And yeah, Skynet and other AI doomsday scenarios might just get a little more creepy :bl:

But hey, pretty cool.
 

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Yeah I was going to bring up the encryption problem till I saw it in your post. If they do get a viable quantum computer on the go that could be a major issue for security and transactions online.
 

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Science development is really very impressive and interesting. I personally found this field of science applications at medicine/biomedicine very stimulating.

And while reading IEEE Spectrum recently there was an article about artificial skin that could deliver the sense of touch directly to the brain. Some years ago there was something about a very sensitive artifical skin but only robots could receive and analyze its signals. Now they developed a material based at a pyramidal geometry of carbon nanotubes and used a optogenetics (as they wrote "light to control cells in living tissue") to transfer the sensing signals to the brain. They explained the operation as “The carbon nanotube sensor detects the stimuli and the compression of the composite reduces the resistance and increases the current [...]This signal is reported by coupling the sensor to an electrical oscillator that creates voltage pulses. As pressure is applied to the sensor, the frequency of the voltage pulses generated by the oscillator increases.”

The researchers are planning to otimize it more before applying it but it's already a very good knowledge to the prosthesis area.
 
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SALTIRE

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Science development is really very impressive and interesting. I personally found this field of science applications at medicine/biomedicine very stimulating.

And while reading IEEE Spectrum recently there was an article about artificial skin that could deliver the sense of touch directly to the brain. Some years ago there was something about a very sensitive artifical skin but only robots could receive and analyze its signals. Now they developed a material based at a pyramidal geometry of carbon nanotubes and used a optogenetics (as they wrote "light to control cells in living tissue") to transfer the sensing signals to the brain. They explained the operation as “The carbon nanotube sensor detects the stimuli and the compression of the composite reduces the resistance and increases the current [...]This signal is reported by coupling the sensor to an electrical oscillator that creates voltage pulses. As pressure is applied to the sensor, the frequency of the voltage pulses generated by the oscillator increases.”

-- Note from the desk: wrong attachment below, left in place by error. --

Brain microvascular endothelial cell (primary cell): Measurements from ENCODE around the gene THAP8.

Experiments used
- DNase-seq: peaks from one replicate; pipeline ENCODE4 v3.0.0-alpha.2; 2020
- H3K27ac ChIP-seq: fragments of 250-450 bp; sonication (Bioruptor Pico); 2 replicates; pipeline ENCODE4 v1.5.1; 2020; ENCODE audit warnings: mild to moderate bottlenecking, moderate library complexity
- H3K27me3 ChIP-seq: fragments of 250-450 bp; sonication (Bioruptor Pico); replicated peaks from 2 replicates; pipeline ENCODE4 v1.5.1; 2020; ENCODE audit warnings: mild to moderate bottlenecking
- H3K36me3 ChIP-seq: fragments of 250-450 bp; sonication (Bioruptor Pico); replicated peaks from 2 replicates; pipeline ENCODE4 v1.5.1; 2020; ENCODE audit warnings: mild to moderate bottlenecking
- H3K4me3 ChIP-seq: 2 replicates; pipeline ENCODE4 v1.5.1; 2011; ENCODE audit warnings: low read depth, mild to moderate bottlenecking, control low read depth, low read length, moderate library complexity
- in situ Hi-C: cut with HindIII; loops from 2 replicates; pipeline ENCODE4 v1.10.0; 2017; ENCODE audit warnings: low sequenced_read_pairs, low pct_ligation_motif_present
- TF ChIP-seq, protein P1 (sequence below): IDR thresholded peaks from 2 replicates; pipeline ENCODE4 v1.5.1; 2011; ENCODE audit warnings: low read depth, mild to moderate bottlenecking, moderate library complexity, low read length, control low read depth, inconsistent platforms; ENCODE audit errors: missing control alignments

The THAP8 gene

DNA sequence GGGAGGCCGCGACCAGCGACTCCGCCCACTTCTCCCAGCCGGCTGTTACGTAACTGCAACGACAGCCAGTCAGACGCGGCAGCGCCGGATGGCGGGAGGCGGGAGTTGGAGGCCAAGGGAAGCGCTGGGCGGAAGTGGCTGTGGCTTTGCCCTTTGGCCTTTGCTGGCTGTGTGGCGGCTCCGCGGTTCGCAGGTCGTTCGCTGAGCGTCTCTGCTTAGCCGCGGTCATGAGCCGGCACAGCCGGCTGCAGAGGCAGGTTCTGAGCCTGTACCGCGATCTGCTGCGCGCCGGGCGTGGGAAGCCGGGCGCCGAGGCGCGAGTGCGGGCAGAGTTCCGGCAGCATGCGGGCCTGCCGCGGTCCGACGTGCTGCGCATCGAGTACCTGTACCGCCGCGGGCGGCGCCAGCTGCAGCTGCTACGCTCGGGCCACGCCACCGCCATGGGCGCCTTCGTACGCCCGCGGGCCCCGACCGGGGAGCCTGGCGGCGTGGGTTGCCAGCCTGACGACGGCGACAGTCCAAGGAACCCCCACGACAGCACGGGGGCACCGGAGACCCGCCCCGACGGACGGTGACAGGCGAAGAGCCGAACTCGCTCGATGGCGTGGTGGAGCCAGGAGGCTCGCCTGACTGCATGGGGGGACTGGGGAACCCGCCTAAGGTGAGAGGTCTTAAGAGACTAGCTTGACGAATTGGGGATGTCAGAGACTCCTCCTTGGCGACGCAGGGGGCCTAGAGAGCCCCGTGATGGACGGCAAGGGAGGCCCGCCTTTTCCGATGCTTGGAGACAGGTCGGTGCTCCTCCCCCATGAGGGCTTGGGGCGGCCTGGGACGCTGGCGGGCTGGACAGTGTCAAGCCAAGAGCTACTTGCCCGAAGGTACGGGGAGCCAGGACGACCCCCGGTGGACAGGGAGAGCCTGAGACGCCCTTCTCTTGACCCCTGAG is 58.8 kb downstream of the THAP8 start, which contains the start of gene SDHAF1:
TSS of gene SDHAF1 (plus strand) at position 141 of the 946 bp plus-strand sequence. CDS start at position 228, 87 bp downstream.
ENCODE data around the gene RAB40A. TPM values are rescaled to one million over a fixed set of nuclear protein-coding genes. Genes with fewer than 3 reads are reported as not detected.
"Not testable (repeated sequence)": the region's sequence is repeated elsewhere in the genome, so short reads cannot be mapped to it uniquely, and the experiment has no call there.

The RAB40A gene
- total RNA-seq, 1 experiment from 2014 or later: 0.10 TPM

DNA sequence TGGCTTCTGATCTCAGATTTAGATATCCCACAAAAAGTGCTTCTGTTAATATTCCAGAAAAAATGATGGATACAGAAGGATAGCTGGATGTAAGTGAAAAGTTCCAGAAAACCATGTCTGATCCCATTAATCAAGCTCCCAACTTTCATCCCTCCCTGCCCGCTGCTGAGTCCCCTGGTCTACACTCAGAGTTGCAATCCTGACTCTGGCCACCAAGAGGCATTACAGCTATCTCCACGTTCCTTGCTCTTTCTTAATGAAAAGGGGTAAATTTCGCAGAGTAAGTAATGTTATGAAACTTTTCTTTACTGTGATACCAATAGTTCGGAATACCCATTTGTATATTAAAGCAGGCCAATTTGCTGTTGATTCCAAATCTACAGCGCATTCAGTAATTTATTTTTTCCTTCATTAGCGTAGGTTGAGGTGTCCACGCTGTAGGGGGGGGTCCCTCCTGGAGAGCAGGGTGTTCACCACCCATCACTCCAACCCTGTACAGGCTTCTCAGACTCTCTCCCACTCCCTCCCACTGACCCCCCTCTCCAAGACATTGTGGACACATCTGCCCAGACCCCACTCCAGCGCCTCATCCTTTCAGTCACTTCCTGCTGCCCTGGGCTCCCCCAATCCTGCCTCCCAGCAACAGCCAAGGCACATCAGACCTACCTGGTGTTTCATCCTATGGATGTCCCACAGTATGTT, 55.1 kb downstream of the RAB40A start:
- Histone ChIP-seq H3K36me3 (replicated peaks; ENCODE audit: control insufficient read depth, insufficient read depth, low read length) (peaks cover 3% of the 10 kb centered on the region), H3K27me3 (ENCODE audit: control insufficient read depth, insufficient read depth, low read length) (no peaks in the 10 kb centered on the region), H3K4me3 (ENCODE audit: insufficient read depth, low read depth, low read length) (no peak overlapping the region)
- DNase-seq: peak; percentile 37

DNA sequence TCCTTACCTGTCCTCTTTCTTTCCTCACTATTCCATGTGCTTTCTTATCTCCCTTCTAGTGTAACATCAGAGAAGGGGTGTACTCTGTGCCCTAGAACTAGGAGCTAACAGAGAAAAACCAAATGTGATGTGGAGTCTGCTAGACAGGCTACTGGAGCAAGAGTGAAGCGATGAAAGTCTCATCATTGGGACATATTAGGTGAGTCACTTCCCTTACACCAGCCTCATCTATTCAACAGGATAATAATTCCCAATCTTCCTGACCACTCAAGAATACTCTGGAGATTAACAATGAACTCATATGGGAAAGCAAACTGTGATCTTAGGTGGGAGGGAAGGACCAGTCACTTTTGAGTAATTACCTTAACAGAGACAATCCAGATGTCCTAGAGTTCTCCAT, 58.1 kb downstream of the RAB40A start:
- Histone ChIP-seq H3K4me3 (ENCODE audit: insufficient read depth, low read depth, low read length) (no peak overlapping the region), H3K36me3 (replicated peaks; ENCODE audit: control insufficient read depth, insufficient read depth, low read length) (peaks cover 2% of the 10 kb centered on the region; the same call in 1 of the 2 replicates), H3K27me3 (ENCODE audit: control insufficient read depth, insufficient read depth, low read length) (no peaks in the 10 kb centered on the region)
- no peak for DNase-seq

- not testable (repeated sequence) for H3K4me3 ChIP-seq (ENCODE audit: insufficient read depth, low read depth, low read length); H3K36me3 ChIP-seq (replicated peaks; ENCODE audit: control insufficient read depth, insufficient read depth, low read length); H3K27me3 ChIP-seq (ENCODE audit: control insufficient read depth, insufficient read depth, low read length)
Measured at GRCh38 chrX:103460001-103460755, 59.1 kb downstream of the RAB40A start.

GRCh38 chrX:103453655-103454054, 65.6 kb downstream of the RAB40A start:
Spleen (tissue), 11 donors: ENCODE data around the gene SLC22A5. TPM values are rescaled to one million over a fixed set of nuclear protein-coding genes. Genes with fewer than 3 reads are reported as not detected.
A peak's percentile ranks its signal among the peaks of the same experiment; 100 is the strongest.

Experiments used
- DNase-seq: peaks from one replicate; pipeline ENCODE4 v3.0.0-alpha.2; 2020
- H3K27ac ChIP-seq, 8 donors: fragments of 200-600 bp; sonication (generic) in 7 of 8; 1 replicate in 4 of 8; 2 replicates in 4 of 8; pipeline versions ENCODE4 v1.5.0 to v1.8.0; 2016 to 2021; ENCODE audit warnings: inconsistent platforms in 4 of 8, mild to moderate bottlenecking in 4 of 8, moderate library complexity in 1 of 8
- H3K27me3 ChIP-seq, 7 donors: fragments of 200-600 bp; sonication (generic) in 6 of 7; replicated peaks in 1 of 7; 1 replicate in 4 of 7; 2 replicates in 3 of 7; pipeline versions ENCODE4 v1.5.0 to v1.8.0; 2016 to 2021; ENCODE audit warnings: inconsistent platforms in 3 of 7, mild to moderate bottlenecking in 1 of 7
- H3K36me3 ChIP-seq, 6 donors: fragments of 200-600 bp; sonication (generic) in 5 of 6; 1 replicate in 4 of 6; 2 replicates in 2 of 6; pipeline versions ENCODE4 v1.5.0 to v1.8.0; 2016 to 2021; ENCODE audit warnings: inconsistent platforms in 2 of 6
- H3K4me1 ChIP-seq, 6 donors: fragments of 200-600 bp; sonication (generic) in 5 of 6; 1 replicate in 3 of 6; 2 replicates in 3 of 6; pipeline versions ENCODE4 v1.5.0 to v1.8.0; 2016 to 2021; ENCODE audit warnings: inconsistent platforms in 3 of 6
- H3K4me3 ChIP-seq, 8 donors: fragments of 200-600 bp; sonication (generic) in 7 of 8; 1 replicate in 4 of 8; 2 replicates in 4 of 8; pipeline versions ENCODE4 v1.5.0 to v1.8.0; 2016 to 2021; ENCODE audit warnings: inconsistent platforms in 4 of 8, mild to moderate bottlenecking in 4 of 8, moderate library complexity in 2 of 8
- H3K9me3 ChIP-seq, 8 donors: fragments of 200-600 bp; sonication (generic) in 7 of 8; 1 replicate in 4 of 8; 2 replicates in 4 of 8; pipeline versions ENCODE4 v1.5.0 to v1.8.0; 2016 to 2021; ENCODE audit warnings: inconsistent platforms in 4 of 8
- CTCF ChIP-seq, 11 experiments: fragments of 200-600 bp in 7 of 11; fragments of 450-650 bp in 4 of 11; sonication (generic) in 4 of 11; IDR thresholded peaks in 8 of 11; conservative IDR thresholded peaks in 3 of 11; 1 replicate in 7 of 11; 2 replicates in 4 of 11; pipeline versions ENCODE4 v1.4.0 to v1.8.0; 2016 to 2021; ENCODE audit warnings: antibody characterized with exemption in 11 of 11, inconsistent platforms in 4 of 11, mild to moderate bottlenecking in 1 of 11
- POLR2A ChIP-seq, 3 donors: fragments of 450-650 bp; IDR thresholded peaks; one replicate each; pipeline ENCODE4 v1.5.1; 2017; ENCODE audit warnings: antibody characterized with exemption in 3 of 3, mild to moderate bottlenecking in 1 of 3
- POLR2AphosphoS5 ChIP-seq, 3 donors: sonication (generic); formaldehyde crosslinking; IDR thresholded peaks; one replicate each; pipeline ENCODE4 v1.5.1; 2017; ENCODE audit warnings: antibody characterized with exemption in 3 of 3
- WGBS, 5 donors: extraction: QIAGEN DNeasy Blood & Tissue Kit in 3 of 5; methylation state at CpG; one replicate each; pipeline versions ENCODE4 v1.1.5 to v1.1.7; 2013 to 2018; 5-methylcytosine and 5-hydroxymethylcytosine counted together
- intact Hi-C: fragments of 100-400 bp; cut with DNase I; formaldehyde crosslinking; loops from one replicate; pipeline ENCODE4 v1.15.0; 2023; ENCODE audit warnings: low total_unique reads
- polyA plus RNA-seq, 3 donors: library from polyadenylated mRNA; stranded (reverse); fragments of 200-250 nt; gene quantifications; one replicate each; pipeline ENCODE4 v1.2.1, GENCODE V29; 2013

The researchers are planning to otimize it more before applying it but it's already a very good knowledge to the prosthesis area.
I wonder if my mate knows of this. He's a prosthetist.
 

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Opposing the pedestrianisation of Norwich city centre!!!!
Ok boffins, there are many events in history I'd love to have witnessed first hand so my question to you is like Stewie did in Family Guy will we ever be able to make a time machine?

A few of the things I'd like to witness

Nelson Mandela's release from prison.
Henry VIIII's court
The assasination of Reinhard Heydrich
Bob Marley's Live at the Lyceum concert '79
 

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Ok boffins, there are many events in history I'd love to have witnessed first hand so my question to you is like Stewie did in Family Guy will we ever be able to make a time machine?
how is that your point of reference for time machines
 

ZianfrancoGoal

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go back five minutes and not get gravy down my top
 

Stevencc

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I'd go back to Whitechapel in 1888 and find out who Jack the Ripper was, then keep it to myself.
 

AFCB_Mark

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To the courts of the alleged craziest Roman emperors, probably Caligula or Nero, and see how they really were. See all the mad laws and stipulations, the plots etc.

Although it'd have to see be some kind of invisible onlooker, as the life expectancy wasnt great for anyone close to them.

On a totally completely different tangent, I'd like to have been old enough for the 90s rave / dance music scene, but was born a little too late. So I'd go back there for a bit!
 

mnb089mnb

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Ok boffins, there are many events in history I'd love to have witnessed first hand so my question to you is like Stewie did in Family Guy will we ever be able to make a time machine?

A few of the things I'd like to witness